Today’s interview is with The Speed Merchant crew: Brandon Holstein, Dan Begakis, and Mark Kawakami. Speed Merchant is based on Southern California, and manufacturers custom motorcycle aftermarket parts & accessories.
Can you give 50 BUILT readers some background on yourselves and how Speed Merchant came to be?
The Speed Merchant is a team of like minded guys, Brandon Holstein, Dan Begakis, and Mark Kawakami, who each bring something different to the table. The goal is to bring our sense of style and function to the motorcycle industry, while keeping our manufacturing here in California.
Brandon Holstein: I have had a love of motorcycles ever since I was a kid. I started working in the motorcycle industry over 10 years ago. Building and designing has been something I’ve been doing steadily now for the last 7 years as, “Brawny Built”; my own company, that focuses on custom fabrication and custom builds. I’ve always been drawn to purpose built bikes, whether they are dirt bikes, GP bikes, or drag bikes. There’s something about the function in a motorcycle that I find attractive. Though not easily achieved, there is a sense of beauty in function. Things that work and serve a purpose are what inspire me, especially architecture and industrial design. My primary role is designing quality parts for our company. Along with R&D and parts development, I am also building the custom bikes seen on our site.
Dan Begakis: I have always loved motorcycles, especially vintage/classic. The style and stories they have hidden within them are always compelling to me. I’ve also always liked the purpose built, stripped down style of racing machines. In addition to motorcycles, history and period culture have always been a passion of mine. The craftsmanship and styling across all spectrums and mediums in architecture, furniture, automobile and advertising, etc are fascinating to me.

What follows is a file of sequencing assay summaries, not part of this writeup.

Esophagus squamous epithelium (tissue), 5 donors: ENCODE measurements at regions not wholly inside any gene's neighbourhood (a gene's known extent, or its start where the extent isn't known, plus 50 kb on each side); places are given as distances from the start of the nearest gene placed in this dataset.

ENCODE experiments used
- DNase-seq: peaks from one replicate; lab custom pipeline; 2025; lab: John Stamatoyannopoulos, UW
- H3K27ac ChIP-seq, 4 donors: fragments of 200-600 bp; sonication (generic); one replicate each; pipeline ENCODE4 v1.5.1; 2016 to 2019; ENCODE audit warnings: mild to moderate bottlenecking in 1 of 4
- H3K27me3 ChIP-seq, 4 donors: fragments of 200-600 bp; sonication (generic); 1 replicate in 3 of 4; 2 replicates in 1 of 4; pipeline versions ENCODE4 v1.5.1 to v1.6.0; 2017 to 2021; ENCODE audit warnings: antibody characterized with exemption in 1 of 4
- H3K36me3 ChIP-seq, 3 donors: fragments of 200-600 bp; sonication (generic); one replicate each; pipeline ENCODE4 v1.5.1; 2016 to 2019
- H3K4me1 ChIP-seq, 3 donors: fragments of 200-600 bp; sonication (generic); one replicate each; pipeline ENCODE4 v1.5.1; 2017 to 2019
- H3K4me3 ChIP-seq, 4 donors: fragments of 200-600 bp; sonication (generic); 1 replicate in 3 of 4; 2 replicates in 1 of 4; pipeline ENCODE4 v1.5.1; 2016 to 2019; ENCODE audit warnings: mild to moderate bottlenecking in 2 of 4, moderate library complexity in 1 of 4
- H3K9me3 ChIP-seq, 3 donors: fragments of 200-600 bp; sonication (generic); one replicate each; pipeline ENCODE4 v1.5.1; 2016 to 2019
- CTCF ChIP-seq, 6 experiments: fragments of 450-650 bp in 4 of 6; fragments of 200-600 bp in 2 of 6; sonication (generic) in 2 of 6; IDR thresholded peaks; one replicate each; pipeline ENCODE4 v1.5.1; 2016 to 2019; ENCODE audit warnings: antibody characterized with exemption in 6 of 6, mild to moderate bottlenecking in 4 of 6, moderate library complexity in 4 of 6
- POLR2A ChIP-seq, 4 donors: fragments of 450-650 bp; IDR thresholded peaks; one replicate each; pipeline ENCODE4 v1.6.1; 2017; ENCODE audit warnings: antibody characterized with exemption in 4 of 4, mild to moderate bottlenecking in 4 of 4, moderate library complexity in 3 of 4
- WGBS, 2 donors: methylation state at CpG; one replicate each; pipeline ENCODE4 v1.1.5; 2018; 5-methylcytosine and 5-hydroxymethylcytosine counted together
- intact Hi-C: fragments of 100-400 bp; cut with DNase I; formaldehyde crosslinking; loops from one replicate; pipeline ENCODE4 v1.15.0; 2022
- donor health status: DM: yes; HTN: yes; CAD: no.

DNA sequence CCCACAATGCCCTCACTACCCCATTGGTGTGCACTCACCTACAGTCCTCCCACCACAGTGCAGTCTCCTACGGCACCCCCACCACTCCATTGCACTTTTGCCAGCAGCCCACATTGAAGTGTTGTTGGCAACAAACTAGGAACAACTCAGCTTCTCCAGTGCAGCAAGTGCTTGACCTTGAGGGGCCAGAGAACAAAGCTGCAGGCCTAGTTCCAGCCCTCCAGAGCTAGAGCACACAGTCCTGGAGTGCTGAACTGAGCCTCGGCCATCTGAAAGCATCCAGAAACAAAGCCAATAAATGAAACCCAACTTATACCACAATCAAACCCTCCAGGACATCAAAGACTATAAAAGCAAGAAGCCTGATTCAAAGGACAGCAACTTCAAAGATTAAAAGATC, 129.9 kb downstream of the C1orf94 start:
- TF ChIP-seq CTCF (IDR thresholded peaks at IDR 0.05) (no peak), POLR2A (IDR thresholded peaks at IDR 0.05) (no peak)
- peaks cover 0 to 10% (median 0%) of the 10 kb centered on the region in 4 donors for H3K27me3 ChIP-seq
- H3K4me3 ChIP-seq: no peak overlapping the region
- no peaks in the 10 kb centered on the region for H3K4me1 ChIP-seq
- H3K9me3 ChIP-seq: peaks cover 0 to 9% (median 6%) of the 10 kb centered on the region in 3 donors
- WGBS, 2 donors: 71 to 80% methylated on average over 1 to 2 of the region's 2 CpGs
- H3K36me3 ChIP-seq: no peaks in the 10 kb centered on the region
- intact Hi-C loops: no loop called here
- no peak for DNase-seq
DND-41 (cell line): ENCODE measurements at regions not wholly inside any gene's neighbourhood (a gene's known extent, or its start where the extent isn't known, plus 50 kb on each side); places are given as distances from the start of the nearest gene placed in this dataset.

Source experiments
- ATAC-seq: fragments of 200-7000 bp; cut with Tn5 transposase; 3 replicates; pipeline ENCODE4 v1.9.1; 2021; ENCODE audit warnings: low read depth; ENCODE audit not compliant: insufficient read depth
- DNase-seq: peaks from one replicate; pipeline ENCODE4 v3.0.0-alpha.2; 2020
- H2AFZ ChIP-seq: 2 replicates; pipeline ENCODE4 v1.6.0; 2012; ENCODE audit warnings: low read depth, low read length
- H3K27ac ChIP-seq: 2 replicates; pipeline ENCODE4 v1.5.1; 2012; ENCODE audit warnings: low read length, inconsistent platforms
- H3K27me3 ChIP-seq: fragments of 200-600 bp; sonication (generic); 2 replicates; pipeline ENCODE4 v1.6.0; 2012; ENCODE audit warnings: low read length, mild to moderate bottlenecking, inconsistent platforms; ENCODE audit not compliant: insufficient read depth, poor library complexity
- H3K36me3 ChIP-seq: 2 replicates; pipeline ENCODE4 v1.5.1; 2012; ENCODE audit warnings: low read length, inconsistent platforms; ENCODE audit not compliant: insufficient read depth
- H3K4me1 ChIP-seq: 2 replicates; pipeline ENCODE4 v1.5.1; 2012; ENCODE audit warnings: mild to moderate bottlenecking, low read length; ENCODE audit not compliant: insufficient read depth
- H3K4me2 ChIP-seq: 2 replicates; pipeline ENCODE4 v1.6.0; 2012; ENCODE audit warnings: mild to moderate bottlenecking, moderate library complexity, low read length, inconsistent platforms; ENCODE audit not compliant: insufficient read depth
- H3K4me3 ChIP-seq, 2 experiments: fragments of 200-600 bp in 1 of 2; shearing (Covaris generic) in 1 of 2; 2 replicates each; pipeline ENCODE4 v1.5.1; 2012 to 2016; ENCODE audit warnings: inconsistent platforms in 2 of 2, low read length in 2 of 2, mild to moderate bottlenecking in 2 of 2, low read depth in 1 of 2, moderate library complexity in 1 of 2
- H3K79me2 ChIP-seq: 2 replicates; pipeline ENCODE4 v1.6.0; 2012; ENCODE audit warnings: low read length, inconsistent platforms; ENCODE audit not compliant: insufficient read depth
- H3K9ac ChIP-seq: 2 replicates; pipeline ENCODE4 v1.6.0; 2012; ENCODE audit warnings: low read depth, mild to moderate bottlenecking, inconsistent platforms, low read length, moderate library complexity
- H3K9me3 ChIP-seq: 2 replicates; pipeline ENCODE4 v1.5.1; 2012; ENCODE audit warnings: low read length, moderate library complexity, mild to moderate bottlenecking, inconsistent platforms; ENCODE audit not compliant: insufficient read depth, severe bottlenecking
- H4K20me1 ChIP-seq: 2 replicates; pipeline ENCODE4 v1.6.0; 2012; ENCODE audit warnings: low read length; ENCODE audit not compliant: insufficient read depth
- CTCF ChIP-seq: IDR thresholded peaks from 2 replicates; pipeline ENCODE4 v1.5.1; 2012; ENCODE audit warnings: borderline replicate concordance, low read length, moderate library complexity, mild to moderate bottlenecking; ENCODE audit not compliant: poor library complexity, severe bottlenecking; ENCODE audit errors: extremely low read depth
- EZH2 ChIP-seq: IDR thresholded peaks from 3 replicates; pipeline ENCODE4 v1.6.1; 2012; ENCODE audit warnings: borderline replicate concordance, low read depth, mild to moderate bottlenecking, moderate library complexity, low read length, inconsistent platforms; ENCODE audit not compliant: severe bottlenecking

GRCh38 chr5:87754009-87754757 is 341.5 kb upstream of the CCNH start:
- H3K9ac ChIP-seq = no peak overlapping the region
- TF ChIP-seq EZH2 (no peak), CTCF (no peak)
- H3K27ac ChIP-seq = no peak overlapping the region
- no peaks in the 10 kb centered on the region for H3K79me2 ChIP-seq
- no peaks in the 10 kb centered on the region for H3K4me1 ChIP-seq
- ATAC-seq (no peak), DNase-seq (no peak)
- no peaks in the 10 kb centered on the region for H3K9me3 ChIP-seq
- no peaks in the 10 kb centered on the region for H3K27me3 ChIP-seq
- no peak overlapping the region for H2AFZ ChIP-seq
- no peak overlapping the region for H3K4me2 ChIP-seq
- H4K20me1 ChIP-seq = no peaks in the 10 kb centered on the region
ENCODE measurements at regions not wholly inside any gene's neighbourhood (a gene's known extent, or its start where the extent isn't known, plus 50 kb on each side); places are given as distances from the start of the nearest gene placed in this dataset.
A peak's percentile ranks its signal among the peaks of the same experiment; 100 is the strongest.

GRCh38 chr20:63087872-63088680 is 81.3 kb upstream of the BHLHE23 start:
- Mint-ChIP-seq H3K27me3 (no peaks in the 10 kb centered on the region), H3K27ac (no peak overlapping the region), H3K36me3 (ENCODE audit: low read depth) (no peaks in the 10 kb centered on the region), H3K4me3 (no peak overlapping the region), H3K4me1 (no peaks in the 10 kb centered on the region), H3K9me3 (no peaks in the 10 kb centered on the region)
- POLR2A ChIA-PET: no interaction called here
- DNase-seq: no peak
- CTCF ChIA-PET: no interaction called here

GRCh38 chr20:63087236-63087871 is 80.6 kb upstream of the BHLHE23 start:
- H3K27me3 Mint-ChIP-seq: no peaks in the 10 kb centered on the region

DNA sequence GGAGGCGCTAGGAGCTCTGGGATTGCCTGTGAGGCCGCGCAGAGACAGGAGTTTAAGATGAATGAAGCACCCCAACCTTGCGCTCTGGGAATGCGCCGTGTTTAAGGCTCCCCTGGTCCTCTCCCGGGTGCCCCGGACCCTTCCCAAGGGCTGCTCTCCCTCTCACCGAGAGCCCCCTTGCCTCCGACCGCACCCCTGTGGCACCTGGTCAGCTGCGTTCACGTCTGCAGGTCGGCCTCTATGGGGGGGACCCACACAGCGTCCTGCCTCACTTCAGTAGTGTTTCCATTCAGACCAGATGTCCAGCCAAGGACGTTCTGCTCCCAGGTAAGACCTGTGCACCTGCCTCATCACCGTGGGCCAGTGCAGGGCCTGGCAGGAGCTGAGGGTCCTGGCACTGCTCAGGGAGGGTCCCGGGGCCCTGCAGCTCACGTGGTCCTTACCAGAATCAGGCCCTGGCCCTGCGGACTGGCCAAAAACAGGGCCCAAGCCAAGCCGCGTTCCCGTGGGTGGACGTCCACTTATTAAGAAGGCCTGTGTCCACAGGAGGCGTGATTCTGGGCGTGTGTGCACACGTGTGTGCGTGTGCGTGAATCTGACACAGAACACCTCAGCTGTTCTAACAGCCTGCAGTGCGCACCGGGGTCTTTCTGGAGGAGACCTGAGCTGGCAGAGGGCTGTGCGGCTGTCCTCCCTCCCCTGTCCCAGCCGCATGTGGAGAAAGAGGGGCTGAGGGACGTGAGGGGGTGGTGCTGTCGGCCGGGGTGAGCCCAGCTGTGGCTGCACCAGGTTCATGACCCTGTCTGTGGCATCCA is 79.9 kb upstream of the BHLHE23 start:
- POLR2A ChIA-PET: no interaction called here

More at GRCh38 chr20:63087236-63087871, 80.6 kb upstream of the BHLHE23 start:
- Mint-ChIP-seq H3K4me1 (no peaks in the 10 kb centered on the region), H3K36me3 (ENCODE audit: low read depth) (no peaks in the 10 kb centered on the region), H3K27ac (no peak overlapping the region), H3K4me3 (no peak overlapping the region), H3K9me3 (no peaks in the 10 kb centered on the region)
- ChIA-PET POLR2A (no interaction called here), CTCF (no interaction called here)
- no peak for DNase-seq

The driving force behind all of it is the soundtrack; independent music and it’s DIY ethos is what opened my mind to all the possibilities in life and its what continues to inspire me. Through common interests and like minds, the Speed Merchant team came together.
Mark Kawakami: My background is over 20 years in graphic design, photography and marketing. I currently work for a company in the surf industry and have held the art director position there for the last ten years. I enjoy in my spare time to go out and do some surfing, diving and ride motorcycles. I was asked by Dan and Brandon to come on board at The Speed Merchant because we have worked together on projects in the past. I was brought in to develop the look and branding of The Speed Merchant. That’s my primary role.
Speed Merchant works in an industry that is quintessentially American. How important is it to be an American Made product in the motorcycle market and does it feel like you’re fulfilling a sense of duty? Are clients, customers and people who live that lifestyle more aware and supportive of American-Made products?